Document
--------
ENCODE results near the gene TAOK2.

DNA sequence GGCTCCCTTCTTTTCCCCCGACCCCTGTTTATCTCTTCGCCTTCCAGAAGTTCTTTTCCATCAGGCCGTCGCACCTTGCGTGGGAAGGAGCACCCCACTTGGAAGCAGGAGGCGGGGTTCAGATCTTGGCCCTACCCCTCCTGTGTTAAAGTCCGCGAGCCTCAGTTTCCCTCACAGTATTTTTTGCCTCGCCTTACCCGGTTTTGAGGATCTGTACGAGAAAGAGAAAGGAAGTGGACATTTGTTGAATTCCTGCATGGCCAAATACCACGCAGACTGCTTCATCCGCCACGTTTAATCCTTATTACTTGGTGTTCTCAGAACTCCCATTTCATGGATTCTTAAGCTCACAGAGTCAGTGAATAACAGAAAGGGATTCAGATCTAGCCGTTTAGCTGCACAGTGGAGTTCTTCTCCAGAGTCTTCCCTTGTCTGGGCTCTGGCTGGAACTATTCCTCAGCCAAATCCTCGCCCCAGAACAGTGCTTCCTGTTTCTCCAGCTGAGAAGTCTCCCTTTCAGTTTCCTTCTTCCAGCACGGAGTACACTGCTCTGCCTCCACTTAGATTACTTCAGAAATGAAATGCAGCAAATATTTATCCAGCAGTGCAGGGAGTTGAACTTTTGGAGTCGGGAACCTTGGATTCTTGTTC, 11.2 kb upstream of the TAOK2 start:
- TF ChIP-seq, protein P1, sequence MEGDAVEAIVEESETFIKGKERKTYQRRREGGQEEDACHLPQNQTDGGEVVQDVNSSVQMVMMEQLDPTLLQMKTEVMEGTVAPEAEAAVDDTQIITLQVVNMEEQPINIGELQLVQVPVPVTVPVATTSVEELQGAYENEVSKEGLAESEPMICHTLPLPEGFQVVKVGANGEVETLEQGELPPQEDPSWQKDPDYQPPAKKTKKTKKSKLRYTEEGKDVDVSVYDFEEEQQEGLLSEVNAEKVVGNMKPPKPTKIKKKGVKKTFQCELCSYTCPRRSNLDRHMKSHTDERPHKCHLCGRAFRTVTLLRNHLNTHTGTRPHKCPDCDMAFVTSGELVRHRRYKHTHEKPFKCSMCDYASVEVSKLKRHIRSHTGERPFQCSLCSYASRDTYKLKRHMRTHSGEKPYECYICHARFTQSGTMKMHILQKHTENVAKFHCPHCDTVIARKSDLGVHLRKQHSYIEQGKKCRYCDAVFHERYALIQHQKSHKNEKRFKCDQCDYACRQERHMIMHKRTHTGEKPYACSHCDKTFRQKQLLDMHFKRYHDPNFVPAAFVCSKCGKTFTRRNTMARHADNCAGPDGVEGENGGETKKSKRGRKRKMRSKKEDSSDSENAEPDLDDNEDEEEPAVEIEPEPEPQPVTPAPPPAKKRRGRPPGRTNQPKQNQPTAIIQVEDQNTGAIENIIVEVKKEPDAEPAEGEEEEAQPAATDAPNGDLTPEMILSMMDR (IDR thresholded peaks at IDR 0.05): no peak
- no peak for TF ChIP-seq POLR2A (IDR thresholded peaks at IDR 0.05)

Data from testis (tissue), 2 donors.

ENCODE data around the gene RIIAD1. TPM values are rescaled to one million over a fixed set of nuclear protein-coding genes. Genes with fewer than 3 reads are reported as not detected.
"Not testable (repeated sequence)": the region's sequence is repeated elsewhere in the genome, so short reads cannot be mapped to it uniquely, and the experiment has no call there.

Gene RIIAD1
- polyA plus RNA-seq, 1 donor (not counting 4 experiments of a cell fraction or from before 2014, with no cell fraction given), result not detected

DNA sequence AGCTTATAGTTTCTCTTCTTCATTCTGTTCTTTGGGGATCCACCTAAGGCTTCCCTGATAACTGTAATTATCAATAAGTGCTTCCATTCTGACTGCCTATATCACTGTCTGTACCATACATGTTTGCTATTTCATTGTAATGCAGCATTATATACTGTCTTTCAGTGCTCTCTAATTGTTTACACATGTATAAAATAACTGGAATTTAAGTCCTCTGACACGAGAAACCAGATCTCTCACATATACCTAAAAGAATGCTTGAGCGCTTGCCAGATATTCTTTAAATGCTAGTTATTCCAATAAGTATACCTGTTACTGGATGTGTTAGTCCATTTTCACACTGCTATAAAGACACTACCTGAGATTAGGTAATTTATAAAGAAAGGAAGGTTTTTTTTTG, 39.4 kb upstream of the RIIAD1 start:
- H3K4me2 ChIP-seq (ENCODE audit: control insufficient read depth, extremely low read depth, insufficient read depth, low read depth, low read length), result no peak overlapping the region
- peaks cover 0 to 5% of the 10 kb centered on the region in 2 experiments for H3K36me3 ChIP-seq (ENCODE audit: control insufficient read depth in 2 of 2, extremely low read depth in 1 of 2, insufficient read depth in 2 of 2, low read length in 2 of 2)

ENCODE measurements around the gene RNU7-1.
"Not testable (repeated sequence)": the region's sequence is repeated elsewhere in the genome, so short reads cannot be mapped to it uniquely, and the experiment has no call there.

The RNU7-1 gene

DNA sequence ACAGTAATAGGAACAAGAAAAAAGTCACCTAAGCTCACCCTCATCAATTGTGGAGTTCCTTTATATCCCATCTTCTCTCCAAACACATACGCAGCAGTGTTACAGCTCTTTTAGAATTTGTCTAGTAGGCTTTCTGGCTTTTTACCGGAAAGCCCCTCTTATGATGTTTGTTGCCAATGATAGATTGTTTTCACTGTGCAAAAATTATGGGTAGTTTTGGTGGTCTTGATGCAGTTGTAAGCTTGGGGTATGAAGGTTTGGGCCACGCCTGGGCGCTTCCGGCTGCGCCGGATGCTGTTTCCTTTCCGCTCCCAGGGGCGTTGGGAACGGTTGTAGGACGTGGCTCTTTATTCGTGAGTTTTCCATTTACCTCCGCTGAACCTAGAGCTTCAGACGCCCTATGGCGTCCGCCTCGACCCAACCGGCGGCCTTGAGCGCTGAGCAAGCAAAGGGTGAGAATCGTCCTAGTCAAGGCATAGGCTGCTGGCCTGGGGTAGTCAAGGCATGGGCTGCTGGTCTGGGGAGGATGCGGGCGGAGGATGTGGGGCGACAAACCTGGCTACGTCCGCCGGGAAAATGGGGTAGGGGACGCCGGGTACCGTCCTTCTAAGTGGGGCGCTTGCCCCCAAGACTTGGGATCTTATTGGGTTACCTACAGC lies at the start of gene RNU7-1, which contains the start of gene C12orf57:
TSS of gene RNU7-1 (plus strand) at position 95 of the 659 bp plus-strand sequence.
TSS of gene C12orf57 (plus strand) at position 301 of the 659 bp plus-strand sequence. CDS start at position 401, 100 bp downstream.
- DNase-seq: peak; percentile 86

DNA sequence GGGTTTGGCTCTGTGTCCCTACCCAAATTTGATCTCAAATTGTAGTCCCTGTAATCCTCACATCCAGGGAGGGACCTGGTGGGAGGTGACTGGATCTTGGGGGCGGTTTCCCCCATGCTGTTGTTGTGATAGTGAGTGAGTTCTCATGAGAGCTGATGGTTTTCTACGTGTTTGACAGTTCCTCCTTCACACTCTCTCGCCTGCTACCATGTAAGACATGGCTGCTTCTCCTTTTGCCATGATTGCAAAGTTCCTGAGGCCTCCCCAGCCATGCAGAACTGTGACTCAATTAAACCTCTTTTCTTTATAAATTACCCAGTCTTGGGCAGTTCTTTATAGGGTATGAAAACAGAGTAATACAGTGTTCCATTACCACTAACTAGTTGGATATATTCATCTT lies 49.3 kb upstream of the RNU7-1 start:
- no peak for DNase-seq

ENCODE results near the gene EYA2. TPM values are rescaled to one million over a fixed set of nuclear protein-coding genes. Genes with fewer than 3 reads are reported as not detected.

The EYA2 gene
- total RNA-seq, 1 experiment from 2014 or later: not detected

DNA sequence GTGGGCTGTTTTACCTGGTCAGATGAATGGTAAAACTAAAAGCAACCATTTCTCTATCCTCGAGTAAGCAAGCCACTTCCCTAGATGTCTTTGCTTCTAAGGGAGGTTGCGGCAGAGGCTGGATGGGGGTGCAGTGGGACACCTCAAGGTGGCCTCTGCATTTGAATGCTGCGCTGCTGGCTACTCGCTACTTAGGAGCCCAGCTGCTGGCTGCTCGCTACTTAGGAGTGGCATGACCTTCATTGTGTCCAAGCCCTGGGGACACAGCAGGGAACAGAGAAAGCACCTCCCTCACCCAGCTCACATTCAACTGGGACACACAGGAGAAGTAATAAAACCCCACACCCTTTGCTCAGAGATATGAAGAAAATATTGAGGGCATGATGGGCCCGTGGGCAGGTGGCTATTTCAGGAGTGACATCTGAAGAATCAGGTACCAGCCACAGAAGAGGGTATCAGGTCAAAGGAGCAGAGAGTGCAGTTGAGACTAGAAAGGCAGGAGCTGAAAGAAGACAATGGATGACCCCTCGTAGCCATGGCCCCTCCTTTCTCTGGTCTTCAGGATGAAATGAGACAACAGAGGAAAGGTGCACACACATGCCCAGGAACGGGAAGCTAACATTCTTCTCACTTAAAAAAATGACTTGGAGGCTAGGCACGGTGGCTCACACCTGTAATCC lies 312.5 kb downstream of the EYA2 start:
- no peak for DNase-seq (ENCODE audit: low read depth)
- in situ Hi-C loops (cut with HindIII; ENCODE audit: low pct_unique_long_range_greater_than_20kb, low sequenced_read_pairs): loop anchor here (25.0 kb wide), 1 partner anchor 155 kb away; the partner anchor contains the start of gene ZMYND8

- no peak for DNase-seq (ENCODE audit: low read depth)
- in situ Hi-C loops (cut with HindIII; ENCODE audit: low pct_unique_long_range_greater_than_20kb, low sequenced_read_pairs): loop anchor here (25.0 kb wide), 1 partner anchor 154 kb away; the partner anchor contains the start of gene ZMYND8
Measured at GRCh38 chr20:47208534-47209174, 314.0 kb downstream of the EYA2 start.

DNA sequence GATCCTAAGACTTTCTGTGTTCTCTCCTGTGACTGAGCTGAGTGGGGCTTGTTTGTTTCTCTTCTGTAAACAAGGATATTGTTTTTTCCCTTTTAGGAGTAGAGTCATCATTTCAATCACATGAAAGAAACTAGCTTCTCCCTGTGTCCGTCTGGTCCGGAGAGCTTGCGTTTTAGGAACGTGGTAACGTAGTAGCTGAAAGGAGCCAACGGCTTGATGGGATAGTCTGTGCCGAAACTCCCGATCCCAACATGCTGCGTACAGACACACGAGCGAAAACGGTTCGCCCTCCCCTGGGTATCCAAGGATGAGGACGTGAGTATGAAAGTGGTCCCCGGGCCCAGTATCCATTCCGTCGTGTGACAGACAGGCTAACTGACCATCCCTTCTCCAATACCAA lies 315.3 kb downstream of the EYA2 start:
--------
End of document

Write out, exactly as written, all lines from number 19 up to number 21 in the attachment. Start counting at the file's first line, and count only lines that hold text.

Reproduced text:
- DNase-seq: peak; percentile 86

DNA sequence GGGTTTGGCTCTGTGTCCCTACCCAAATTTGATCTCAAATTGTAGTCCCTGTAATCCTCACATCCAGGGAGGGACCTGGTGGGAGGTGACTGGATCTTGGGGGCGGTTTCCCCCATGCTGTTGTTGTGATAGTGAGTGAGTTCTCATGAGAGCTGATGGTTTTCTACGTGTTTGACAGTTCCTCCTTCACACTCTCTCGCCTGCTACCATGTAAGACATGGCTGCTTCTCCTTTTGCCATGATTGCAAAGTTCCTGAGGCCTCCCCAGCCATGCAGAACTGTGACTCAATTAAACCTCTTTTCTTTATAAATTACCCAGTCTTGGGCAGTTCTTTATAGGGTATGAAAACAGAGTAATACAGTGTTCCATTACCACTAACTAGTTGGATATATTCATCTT lies 49.3 kb upstream of the RNU7-1 start:
- no peak for DNase-seq